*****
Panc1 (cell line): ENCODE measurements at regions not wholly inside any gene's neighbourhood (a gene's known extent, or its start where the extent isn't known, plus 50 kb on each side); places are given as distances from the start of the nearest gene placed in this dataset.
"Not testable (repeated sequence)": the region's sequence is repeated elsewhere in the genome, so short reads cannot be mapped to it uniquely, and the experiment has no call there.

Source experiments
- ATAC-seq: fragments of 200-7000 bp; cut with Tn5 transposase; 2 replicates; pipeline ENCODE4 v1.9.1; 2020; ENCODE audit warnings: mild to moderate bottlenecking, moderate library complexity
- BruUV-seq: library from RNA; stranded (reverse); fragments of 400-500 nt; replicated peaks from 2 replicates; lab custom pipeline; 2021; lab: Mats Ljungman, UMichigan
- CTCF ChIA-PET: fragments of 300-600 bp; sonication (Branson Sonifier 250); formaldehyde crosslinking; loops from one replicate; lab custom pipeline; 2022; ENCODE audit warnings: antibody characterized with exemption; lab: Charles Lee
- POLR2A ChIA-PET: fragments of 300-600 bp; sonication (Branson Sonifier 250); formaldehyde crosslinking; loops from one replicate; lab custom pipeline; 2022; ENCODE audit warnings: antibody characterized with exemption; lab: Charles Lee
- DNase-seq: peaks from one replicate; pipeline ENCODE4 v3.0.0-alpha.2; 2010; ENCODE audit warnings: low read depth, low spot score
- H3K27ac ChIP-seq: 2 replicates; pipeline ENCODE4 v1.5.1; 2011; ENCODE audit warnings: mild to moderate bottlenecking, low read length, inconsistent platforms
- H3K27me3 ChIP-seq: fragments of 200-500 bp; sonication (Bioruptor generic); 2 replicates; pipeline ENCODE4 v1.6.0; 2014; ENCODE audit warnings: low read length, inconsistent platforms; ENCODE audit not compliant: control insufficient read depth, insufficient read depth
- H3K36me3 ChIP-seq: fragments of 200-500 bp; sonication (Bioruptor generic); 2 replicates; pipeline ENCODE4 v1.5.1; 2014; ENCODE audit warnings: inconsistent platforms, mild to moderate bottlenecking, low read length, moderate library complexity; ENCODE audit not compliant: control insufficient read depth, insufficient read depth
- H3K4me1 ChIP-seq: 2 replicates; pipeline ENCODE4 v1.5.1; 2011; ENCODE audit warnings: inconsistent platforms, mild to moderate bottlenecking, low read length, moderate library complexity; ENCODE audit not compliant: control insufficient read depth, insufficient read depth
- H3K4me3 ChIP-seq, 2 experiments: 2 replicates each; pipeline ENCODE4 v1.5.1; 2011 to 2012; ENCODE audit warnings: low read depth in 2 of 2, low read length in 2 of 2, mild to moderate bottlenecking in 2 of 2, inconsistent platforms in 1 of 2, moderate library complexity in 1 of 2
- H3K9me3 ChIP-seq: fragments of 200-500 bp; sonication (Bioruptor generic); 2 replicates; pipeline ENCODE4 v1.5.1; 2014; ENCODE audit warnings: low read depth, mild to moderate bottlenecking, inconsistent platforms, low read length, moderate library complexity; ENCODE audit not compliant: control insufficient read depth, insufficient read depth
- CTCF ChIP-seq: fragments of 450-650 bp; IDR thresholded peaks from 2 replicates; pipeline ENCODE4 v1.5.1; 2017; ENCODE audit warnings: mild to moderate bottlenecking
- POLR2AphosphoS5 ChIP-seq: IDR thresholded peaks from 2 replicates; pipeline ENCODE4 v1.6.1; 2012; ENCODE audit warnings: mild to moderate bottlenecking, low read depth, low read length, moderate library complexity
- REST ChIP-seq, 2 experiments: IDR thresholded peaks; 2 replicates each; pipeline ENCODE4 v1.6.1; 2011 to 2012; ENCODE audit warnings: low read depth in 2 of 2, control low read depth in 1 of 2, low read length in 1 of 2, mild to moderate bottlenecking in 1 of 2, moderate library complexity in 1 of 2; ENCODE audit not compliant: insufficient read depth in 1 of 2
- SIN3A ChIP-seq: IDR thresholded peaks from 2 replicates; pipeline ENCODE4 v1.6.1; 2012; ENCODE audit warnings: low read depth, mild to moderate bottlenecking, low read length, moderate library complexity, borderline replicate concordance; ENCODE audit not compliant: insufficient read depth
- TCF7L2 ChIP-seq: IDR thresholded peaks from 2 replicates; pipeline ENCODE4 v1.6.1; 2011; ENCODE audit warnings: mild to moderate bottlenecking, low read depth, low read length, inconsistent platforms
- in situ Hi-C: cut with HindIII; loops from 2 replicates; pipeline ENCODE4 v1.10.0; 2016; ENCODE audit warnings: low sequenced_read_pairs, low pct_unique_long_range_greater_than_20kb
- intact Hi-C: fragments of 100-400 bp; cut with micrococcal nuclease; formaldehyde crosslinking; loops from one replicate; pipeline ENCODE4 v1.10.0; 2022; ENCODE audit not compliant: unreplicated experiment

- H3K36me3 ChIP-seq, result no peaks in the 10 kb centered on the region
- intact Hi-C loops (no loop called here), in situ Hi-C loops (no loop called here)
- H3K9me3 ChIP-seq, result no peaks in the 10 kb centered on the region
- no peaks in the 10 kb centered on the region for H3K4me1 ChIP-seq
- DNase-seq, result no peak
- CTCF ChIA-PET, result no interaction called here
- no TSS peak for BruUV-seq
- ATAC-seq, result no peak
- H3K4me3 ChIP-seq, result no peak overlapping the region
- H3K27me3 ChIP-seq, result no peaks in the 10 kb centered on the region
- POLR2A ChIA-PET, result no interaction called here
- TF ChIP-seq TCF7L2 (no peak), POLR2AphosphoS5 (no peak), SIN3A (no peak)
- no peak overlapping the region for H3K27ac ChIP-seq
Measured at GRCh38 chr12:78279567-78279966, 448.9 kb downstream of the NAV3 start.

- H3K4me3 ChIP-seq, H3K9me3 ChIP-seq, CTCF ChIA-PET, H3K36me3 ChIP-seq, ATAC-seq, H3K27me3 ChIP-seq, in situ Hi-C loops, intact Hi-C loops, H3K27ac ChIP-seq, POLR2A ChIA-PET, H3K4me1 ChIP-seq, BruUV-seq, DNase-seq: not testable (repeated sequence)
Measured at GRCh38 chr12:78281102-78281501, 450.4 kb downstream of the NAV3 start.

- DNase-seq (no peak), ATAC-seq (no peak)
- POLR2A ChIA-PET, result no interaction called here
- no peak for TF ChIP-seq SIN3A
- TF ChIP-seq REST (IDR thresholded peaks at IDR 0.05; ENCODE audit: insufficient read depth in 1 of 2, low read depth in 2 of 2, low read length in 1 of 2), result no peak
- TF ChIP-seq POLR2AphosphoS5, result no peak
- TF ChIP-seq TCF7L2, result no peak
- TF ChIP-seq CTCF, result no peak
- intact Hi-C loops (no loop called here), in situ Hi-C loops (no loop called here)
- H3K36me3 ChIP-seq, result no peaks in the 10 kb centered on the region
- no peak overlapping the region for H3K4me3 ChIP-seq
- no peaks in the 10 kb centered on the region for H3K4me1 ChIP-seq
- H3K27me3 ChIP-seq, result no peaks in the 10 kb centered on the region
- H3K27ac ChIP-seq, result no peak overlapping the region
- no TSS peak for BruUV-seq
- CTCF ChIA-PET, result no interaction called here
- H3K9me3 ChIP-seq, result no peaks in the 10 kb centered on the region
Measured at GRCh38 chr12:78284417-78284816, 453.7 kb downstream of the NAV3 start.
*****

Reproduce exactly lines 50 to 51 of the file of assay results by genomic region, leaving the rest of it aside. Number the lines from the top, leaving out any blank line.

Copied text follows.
- H3K27ac ChIP-seq, result no peak overlapping the region
- no TSS peak for BruUV-seq